I’m sitting in the kitchen, staring out the window at the lush Texas spring, all green and moist and dewy, and as I reflect on how I’m feeling, I hear myself say, “I’m just being.” I am not pushing, planning, worrying, or even thinking about much of anything. I have a strong inkling that’s the way we’re meant to be. Literally. Be.
This is the Advanced Stuff because the difference between a human being and a human doing has always mystified me. “Being” is defined by Webster’s Dictionary as “of or related to existence or being.” I don’t know about you, but I call that circular reasoning; that’s partly why this notion of being is so challenging. I know I’ve often identified with the things I have done, as do many of my clients. Our achievements are the evidence we have to show the world that we’re up to something. I’ve never known anyone who was given an award for being a bump on a log.
As a coach and trainer, I support clients in having what they want in life. That might mean an increased level of satisfaction, or it might mean achieving a specific goal. Sometimes, it means a better relationship at work or at home. In order to introduce this concept of being to my clients, I sometimes use what’s known as the “Be-Do-Have” model. As far as I’m concerned, it only skims the surface of this very elusive concept, but let’s proceed anyway. Along the way, lights will begin to turn on as you apply some of these distinctions to your own life.
“I’m just being. I am not pushing, planning, worrying, or even thinking about much of anything.”
Let’s begin with the way most of us operate, which is the “mirror image” of “Be-Do-Have.” The normal way of being in the world for most people is more like “Have-Do-Be.” Let’s break this down more.Usually, when we think about setting goals, we start with the “what.” What do you want to have? Perhaps it’s a million dollars in the bank, a new job, or a promotion. Then we say, okay, what do you have to do to get what you want? You come up with a list of actions that will hopefully get you what you want. Maybe, after all that, you will feel satisfied. On the good days, you will “be” happy. Simple enough, right?
The problem is, few people are ever satisfied with this strategy. It results in just more striving, more getting, and more having. Usually, who you are being in the midst of all that trying is frustrated, empty, and maybe even resigned to a life of the never-ending treadmill.
Here’s how the Be-Do-Have model gently guides us to a deeper truth of being. When you ask yourself who you want to be for yourself and others, you might begin by saying, “I want to be generous and loving.” “I want to be there for others.” “I want to be happy.” Beginning there is no easy task, mainly because you experience a gap between who you are currently being and who you want to be.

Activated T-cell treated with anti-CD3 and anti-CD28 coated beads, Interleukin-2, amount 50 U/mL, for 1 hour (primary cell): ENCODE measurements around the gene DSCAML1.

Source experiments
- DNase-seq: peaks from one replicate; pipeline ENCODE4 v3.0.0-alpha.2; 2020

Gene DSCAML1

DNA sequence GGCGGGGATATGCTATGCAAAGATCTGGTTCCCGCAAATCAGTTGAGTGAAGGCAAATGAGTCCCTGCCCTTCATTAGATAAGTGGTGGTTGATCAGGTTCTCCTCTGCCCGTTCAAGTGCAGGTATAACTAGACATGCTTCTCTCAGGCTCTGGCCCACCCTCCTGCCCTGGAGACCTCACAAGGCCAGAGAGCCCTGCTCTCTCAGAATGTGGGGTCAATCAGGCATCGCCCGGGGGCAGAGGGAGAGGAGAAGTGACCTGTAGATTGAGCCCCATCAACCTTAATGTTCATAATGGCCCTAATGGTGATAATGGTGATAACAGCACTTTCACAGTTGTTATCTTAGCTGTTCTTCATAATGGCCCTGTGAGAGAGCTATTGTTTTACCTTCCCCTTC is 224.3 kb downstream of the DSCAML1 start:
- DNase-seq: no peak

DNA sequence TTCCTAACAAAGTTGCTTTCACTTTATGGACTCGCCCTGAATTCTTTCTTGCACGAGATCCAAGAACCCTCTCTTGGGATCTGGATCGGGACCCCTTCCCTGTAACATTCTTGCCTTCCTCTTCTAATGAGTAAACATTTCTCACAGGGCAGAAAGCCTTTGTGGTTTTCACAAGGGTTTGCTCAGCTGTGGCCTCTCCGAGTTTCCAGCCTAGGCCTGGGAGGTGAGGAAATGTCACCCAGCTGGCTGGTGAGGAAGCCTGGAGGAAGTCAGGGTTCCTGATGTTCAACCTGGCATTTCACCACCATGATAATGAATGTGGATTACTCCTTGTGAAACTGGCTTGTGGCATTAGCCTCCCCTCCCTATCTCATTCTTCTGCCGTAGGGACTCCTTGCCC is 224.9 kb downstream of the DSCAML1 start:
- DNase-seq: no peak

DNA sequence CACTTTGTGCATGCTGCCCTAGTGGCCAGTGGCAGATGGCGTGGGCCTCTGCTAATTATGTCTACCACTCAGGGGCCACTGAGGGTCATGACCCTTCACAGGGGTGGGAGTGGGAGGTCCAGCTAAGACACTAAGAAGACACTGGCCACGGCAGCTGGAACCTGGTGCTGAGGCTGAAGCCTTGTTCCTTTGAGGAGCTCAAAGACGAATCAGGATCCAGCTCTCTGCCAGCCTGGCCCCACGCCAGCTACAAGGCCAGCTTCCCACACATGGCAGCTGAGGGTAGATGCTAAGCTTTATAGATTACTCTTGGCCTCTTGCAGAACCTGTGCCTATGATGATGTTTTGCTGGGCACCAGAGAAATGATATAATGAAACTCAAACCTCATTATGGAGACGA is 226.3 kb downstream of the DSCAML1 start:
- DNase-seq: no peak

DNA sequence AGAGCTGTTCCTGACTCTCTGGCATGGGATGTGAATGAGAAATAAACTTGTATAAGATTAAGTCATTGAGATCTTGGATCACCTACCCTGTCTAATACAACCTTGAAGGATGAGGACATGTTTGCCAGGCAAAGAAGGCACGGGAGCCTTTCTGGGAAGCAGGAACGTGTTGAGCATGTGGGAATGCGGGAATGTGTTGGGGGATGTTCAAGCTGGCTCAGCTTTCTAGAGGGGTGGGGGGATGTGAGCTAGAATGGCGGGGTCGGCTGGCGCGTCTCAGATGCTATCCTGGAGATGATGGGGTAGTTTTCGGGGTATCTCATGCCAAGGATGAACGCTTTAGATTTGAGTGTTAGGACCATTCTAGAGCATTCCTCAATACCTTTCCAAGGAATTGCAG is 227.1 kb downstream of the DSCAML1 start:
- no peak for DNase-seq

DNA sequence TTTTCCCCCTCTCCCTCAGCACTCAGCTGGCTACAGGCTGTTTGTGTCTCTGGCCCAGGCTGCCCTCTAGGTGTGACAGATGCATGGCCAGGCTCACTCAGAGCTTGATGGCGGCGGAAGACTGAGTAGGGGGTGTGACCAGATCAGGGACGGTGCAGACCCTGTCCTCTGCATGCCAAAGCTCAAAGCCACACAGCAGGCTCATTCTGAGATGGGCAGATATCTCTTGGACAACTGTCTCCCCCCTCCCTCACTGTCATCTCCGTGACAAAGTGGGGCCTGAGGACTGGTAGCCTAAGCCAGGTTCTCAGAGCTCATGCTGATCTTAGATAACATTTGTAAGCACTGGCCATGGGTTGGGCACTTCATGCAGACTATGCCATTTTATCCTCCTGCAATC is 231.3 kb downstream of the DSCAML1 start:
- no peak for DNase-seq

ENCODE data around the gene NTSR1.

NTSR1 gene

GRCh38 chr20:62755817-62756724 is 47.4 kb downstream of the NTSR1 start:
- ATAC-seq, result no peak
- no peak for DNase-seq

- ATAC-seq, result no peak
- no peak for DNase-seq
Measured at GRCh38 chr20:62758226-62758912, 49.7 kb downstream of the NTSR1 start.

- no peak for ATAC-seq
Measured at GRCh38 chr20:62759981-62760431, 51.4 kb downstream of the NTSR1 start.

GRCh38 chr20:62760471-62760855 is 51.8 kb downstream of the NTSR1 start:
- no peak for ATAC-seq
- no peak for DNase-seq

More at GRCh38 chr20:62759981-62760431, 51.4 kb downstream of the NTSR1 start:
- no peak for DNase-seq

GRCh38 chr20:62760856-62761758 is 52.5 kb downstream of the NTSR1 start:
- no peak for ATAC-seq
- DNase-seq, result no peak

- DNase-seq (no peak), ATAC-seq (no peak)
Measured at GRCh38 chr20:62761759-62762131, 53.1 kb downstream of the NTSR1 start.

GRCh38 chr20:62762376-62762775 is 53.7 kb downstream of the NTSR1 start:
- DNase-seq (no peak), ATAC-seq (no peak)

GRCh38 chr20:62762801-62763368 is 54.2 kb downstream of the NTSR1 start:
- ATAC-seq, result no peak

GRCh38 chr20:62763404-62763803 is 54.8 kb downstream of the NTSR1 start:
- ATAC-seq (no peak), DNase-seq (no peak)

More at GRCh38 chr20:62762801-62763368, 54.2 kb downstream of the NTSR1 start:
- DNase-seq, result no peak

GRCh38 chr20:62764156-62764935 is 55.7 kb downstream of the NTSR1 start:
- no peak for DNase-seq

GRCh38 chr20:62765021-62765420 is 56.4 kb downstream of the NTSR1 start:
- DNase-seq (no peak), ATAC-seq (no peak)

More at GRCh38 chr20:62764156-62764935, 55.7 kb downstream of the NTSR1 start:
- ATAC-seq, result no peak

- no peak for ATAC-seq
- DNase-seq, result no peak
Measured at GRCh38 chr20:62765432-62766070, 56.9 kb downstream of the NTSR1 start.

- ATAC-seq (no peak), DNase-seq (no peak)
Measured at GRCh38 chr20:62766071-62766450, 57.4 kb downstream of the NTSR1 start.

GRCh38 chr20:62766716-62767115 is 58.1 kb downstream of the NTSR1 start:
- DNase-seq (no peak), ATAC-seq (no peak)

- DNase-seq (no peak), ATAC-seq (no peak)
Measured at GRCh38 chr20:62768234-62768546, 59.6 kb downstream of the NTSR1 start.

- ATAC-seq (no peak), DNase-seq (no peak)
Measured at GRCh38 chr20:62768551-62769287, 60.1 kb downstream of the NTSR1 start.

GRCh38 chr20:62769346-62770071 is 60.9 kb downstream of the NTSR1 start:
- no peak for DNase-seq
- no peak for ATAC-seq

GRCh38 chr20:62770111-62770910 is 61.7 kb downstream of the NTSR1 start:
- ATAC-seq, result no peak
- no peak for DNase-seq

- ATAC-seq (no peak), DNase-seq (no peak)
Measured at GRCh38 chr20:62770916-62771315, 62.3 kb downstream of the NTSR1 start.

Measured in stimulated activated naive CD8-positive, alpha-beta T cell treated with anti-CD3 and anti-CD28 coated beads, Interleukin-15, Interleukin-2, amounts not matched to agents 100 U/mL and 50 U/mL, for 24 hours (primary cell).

But let’s say you wholeheartedly begin there. Then someone cuts you off in traffic, and suddenly you’re not being any of those things. So you recommit and realign and begin again. Depending on what else you want to create in the world, you begin taking actions that are consistent with the way of being you desire. In the process, you’re likely to end up creating value in the world, and you’re likely to end up with some evidence to prove it—but not because you have to have it. Because it’s a natural outgrowth of your way of being.
There’s a delicate moment in this process, and herein lies the tricky part. When you may not really BE there fully yet, you may try to DO generosity. You may try to DO happiness. You push and try harder. While you’re thinking you HAVE the right approach, it’s still not an authentic expression of who you are—yet. It’s okay. It’s a place to begin. How do I know? I’ve been in this exact place, and more than once.
Here’s what “being” is for me and what the possibility of living from a “way of being” holds for us. It’s about being with whatever is occurring in your life, without resistance. It’s about trusting and connecting to your deeper inner resources, whatever you want to call them. It’s not about having to push or prove, justify or defend. It’s about being generous and compassionate, and that begins with you.
When you are authentically being who you are, you occur for others as someone who inhabits their own skin, someone who no longer needs to lie in even the smallest, most insignificant way to make yourself into the person you think you should be.One of our deepest fears is losing the admiration of others. Some people feel this need for admiration more than others. This need often causes us to break from our authentic selves. Stepping into your own power, taking actions, and speaking from a place of true authenticity is what being looks like in its fullest form.
And it’s a journey. Where are you on this path?